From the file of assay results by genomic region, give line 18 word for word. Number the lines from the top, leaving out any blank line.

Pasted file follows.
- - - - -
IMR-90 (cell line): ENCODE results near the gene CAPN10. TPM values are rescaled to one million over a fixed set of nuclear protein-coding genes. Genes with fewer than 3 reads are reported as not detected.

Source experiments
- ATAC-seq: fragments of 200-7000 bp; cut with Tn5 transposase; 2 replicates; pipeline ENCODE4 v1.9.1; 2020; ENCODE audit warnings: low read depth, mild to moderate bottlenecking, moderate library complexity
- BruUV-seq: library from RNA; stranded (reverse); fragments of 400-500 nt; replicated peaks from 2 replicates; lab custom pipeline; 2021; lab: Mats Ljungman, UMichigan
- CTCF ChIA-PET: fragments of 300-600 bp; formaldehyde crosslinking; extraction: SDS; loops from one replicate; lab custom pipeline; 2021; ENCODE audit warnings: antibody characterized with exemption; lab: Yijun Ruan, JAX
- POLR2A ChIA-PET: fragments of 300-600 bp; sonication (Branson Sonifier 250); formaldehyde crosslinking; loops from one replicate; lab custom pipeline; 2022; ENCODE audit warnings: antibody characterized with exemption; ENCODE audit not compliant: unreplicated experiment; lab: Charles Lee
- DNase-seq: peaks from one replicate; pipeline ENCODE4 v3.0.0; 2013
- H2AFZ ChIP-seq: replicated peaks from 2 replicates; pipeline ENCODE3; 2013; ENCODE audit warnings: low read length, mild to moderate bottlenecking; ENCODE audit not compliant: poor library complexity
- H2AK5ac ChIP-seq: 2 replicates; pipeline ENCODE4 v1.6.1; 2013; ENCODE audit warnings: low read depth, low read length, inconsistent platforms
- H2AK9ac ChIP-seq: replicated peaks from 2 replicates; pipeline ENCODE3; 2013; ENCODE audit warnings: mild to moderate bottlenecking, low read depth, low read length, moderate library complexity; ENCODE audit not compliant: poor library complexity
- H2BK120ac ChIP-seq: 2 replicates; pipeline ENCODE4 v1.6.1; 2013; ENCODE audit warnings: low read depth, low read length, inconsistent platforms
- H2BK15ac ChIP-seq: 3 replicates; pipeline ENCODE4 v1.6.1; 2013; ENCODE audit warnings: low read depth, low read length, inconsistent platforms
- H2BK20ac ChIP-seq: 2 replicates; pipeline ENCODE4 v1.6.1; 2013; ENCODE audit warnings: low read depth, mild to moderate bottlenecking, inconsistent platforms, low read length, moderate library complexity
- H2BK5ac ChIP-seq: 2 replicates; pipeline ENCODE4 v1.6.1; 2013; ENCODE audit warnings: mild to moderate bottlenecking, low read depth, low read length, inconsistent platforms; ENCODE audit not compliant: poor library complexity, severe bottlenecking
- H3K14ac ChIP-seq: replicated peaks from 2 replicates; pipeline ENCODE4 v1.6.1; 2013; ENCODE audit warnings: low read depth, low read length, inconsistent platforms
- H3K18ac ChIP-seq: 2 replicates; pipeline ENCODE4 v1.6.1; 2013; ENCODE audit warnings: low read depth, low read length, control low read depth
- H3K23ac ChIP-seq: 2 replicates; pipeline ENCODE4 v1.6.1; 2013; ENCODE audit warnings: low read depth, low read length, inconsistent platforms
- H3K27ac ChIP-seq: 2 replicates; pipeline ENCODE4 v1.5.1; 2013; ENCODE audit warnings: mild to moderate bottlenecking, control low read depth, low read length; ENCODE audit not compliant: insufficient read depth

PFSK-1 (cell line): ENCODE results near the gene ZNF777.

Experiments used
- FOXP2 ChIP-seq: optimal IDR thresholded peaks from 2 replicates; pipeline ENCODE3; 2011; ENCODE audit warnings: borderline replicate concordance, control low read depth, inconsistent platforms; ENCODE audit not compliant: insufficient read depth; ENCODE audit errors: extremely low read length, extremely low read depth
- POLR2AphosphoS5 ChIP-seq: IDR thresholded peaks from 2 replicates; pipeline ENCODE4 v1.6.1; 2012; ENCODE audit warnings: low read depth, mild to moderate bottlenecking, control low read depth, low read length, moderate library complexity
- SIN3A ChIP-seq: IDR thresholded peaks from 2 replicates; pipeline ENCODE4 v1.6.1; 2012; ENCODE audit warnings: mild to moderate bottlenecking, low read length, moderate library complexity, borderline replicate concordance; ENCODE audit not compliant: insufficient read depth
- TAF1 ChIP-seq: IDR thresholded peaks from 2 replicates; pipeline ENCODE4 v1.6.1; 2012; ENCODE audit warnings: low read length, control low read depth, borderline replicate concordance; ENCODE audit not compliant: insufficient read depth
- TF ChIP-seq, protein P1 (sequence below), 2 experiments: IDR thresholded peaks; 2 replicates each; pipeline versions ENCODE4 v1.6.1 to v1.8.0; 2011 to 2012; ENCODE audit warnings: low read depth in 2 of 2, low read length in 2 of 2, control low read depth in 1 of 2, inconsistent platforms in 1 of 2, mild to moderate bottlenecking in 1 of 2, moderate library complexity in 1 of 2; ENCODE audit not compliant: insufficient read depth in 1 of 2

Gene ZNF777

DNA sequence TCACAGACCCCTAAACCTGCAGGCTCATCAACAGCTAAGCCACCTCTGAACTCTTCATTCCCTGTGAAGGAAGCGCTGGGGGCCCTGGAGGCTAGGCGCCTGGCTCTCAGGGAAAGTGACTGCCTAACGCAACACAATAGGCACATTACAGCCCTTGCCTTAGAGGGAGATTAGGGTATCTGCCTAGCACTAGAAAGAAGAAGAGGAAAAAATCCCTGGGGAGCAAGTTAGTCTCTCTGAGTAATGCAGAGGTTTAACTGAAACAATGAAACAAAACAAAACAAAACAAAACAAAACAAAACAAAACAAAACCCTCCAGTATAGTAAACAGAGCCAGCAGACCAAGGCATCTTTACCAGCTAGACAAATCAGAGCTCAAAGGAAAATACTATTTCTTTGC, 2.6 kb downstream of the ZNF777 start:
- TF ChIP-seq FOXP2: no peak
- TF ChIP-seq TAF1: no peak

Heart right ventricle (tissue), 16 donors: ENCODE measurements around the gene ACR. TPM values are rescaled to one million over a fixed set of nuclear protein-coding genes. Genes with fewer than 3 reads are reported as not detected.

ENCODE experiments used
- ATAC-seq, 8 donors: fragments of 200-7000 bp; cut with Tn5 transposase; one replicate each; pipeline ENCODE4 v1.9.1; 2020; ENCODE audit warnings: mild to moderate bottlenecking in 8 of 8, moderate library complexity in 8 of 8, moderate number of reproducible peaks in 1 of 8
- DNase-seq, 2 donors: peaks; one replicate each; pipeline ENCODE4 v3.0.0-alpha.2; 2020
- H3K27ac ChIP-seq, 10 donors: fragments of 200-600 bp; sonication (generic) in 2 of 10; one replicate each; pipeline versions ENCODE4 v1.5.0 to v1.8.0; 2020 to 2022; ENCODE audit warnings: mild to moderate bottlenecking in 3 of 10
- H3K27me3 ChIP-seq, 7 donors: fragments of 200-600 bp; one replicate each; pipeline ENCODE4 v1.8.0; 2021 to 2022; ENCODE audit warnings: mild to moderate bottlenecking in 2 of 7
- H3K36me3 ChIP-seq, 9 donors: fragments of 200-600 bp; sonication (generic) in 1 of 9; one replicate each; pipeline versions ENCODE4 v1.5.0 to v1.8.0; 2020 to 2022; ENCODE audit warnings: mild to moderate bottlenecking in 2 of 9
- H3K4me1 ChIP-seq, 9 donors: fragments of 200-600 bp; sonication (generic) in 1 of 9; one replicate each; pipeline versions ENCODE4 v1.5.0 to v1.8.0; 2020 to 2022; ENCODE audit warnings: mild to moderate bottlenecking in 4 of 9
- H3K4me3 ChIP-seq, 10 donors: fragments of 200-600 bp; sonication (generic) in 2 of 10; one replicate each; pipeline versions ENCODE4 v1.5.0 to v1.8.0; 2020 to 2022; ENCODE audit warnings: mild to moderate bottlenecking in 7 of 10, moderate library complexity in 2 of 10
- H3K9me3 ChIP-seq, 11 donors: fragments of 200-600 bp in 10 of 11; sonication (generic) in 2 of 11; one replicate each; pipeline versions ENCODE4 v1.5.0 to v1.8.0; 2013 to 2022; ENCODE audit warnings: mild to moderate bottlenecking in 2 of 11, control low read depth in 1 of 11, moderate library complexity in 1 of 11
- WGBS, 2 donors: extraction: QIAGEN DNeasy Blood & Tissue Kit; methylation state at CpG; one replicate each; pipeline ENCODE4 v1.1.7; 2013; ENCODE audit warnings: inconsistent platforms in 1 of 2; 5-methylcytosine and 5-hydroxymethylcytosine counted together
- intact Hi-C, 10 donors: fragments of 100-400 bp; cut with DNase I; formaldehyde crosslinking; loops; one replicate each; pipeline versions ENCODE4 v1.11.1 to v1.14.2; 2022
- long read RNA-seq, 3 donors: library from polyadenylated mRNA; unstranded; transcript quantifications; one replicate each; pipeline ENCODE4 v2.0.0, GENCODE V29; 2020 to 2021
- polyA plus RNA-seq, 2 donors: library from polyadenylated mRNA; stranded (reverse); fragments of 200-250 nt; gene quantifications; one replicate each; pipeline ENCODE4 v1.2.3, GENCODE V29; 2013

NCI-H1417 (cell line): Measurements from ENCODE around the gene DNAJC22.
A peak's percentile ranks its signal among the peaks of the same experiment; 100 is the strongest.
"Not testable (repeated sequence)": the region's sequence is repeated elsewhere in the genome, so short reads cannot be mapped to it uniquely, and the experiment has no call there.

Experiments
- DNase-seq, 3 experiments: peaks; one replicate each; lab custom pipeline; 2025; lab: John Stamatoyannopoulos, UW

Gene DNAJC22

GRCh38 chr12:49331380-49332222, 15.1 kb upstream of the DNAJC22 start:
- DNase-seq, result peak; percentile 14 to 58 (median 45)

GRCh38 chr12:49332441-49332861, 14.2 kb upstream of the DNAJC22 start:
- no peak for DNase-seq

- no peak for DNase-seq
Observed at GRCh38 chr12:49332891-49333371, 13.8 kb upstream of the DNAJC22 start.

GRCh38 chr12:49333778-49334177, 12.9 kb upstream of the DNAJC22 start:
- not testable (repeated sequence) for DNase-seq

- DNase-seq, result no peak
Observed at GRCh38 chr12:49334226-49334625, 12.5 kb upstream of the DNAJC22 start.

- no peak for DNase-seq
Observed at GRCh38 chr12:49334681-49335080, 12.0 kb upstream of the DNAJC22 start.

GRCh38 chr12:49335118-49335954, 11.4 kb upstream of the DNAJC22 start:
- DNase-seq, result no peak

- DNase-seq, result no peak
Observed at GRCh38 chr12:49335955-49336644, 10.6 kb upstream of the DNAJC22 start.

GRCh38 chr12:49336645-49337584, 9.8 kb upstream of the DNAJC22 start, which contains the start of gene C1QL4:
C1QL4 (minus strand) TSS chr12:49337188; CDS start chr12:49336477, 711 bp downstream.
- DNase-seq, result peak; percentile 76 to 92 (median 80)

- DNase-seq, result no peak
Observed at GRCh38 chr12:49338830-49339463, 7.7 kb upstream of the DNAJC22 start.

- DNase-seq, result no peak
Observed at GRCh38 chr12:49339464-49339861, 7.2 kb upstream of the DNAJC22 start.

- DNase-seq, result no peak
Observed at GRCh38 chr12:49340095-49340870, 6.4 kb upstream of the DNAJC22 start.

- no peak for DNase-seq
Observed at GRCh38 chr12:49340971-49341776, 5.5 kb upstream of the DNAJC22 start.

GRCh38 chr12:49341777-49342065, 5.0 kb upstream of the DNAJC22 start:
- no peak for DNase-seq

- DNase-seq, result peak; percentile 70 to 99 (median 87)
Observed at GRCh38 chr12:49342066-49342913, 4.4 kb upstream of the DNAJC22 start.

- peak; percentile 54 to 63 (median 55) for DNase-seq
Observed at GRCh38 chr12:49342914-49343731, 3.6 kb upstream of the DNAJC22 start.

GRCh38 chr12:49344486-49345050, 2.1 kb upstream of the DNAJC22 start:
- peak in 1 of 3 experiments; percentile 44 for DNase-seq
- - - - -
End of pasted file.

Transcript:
- H3K27ac ChIP-seq: 2 replicates; pipeline ENCODE4 v1.5.1; 2013; ENCODE audit warnings: mild to moderate bottlenecking, control low read depth, low read length; ENCODE audit not compliant: insufficient read depth